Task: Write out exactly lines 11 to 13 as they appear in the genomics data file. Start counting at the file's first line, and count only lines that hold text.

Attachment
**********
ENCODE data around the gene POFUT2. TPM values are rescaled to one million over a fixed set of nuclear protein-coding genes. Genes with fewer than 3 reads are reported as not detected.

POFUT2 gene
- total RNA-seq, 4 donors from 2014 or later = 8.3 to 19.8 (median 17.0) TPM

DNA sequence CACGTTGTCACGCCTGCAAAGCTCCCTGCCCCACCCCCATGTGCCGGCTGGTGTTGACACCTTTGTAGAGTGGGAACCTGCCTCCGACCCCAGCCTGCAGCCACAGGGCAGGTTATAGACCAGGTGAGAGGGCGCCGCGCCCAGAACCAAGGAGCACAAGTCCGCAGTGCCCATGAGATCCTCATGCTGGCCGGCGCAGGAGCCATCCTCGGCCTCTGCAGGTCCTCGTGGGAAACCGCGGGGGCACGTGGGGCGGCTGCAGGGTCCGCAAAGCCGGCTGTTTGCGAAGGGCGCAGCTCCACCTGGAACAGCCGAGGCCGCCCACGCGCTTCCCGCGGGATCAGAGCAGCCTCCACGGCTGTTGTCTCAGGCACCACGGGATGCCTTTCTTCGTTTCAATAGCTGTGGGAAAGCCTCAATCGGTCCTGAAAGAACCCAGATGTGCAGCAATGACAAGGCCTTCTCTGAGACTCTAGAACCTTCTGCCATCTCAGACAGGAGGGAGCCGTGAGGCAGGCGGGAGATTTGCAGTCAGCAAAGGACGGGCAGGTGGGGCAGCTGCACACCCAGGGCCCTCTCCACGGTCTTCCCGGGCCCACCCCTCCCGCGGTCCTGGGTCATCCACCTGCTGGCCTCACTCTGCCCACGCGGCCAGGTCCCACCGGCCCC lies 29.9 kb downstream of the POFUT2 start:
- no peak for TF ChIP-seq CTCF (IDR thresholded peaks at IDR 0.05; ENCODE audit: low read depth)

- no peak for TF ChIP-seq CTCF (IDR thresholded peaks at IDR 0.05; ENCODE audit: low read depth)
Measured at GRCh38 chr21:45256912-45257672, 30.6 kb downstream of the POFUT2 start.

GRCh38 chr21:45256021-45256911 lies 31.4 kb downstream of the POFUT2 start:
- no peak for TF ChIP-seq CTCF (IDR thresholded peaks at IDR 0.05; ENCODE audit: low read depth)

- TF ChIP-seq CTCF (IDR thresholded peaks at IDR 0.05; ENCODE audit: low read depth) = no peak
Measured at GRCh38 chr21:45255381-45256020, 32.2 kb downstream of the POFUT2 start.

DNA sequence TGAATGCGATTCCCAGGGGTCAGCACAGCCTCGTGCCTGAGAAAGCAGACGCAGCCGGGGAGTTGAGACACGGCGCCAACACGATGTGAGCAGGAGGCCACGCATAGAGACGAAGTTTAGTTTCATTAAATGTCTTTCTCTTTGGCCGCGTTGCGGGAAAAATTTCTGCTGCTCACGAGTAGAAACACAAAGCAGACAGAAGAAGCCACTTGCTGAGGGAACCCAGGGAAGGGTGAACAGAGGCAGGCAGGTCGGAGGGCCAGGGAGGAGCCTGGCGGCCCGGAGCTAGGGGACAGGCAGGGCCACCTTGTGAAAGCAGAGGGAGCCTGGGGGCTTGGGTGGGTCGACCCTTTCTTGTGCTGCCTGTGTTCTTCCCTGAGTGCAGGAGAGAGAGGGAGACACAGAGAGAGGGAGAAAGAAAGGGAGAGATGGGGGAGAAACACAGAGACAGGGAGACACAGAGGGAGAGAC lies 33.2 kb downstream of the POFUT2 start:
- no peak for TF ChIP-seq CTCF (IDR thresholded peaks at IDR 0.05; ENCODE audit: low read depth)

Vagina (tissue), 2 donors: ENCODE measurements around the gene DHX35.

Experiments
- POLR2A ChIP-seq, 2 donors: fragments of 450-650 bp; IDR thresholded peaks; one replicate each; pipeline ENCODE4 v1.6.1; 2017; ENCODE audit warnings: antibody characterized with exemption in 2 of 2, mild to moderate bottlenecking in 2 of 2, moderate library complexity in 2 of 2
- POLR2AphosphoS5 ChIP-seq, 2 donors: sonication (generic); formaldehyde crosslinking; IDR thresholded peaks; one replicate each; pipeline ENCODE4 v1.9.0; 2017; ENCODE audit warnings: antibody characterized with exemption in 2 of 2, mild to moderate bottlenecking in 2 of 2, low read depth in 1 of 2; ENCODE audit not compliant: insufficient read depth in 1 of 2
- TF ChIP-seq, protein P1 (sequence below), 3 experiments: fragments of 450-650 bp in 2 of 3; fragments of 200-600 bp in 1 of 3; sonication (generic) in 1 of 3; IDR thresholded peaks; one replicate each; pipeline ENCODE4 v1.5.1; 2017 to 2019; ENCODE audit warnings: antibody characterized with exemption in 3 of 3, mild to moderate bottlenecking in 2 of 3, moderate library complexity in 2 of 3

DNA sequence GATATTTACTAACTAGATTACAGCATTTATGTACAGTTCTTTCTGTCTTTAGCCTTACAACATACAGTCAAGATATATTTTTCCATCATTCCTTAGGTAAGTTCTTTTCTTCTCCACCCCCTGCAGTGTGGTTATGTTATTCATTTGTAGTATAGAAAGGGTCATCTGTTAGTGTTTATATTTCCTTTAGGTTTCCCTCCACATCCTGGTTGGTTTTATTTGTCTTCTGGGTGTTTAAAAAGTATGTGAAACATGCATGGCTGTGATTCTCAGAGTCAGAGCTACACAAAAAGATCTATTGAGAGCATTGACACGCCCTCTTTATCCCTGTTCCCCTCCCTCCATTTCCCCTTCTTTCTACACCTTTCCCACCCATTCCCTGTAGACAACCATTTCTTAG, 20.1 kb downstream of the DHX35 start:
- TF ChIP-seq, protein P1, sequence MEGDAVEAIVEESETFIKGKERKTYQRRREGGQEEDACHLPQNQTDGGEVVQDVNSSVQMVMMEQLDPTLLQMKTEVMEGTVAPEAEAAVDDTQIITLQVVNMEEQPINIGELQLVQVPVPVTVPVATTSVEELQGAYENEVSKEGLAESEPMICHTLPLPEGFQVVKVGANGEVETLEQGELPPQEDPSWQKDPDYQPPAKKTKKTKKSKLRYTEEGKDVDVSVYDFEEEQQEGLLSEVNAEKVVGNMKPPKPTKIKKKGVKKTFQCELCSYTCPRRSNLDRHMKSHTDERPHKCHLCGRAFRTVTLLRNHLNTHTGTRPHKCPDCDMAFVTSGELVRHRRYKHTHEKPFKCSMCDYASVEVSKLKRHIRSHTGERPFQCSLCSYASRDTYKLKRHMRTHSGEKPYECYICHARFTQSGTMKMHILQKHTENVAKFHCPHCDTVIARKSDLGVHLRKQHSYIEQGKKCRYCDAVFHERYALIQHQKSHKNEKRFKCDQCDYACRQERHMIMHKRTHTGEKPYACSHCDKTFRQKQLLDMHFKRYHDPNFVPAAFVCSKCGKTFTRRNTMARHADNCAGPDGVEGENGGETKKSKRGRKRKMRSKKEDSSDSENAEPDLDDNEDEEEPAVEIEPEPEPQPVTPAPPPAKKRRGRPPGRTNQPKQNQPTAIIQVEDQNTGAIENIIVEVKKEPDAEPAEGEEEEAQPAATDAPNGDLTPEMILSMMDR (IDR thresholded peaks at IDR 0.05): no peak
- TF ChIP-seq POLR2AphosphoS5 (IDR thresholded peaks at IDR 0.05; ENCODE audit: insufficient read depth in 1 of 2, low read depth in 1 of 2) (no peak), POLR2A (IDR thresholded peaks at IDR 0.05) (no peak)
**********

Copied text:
Measured at GRCh38 chr21:45255381-45256020, 32.2 kb downstream of the POFUT2 start.

DNA sequence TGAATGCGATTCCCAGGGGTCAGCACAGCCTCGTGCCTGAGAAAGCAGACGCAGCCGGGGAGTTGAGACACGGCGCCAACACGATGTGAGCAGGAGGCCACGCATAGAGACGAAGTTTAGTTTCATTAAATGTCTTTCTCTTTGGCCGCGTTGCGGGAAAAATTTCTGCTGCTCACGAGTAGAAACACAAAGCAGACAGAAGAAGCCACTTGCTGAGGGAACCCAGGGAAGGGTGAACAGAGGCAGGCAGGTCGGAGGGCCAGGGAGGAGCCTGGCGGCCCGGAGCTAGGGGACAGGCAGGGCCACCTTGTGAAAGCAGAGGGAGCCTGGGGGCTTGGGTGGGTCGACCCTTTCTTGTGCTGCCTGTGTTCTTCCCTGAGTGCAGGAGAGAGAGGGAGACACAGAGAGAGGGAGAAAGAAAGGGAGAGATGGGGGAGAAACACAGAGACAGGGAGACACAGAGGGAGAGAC lies 33.2 kb downstream of the POFUT2 start:
- no peak for TF ChIP-seq CTCF (IDR thresholded peaks at IDR 0.05; ENCODE audit: low read depth)